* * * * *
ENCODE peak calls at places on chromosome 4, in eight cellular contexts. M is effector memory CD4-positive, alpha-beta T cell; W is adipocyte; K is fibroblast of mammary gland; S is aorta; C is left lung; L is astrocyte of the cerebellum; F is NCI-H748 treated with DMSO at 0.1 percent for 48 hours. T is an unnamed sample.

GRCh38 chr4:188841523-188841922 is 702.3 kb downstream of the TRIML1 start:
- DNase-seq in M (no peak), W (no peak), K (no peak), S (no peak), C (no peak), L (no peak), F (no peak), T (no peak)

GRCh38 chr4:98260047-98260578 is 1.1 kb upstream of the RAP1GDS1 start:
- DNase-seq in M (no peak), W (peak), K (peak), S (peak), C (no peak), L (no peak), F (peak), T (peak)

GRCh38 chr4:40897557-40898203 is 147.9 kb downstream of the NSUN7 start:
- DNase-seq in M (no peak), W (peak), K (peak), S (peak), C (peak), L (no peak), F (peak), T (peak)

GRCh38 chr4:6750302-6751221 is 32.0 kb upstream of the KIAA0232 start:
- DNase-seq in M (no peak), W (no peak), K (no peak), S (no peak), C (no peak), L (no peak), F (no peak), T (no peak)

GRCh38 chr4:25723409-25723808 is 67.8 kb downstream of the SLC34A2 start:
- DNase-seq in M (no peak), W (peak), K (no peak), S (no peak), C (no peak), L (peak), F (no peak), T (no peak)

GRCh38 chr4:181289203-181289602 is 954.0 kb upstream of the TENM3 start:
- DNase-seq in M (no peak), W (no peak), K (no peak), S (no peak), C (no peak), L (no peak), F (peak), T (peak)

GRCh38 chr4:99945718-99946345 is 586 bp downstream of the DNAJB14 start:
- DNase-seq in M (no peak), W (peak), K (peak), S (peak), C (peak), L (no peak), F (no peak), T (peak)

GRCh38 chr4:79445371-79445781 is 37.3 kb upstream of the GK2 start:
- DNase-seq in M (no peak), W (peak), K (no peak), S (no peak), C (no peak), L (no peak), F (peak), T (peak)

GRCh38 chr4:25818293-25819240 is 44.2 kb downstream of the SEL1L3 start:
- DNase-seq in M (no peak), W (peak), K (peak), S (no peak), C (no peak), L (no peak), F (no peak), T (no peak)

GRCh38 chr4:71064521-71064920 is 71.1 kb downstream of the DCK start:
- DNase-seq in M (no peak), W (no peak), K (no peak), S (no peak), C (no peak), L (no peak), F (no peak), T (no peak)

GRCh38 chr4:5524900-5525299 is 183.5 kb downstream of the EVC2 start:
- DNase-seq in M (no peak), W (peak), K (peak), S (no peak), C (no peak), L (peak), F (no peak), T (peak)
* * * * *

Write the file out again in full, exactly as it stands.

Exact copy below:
ENCODE peak calls at places on chromosome 4, in eight cellular contexts. M is effector memory CD4-positive, alpha-beta T cell; W is adipocyte; K is fibroblast of mammary gland; S is aorta; C is left lung; L is astrocyte of the cerebellum; F is NCI-H748 treated with DMSO at 0.1 percent for 48 hours. T is an unnamed sample.

GRCh38 chr4:188841523-188841922 is 702.3 kb downstream of the TRIML1 start:
- DNase-seq in M (no peak), W (no peak), K (no peak), S (no peak), C (no peak), L (no peak), F (no peak), T (no peak)

GRCh38 chr4:98260047-98260578 is 1.1 kb upstream of the RAP1GDS1 start:
- DNase-seq in M (no peak), W (peak), K (peak), S (peak), C (no peak), L (no peak), F (peak), T (peak)

GRCh38 chr4:40897557-40898203 is 147.9 kb downstream of the NSUN7 start:
- DNase-seq in M (no peak), W (peak), K (peak), S (peak), C (peak), L (no peak), F (peak), T (peak)

GRCh38 chr4:6750302-6751221 is 32.0 kb upstream of the KIAA0232 start:
- DNase-seq in M (no peak), W (no peak), K (no peak), S (no peak), C (no peak), L (no peak), F (no peak), T (no peak)

GRCh38 chr4:25723409-25723808 is 67.8 kb downstream of the SLC34A2 start:
- DNase-seq in M (no peak), W (peak), K (no peak), S (no peak), C (no peak), L (peak), F (no peak), T (no peak)

GRCh38 chr4:181289203-181289602 is 954.0 kb upstream of the TENM3 start:
- DNase-seq in M (no peak), W (no peak), K (no peak), S (no peak), C (no peak), L (no peak), F (peak), T (peak)

GRCh38 chr4:99945718-99946345 is 586 bp downstream of the DNAJB14 start:
- DNase-seq in M (no peak), W (peak), K (peak), S (peak), C (peak), L (no peak), F (no peak), T (peak)

GRCh38 chr4:79445371-79445781 is 37.3 kb upstream of the GK2 start:
- DNase-seq in M (no peak), W (peak), K (no peak), S (no peak), C (no peak), L (no peak), F (peak), T (peak)

GRCh38 chr4:25818293-25819240 is 44.2 kb downstream of the SEL1L3 start:
- DNase-seq in M (no peak), W (peak), K (peak), S (no peak), C (no peak), L (no peak), F (no peak), T (no peak)

GRCh38 chr4:71064521-71064920 is 71.1 kb downstream of the DCK start:
- DNase-seq in M (no peak), W (no peak), K (no peak), S (no peak), C (no peak), L (no peak), F (no peak), T (no peak)

GRCh38 chr4:5524900-5525299 is 183.5 kb downstream of the EVC2 start:
- DNase-seq in M (no peak), W (peak), K (peak), S (no peak), C (no peak), L (peak), F (no peak), T (peak)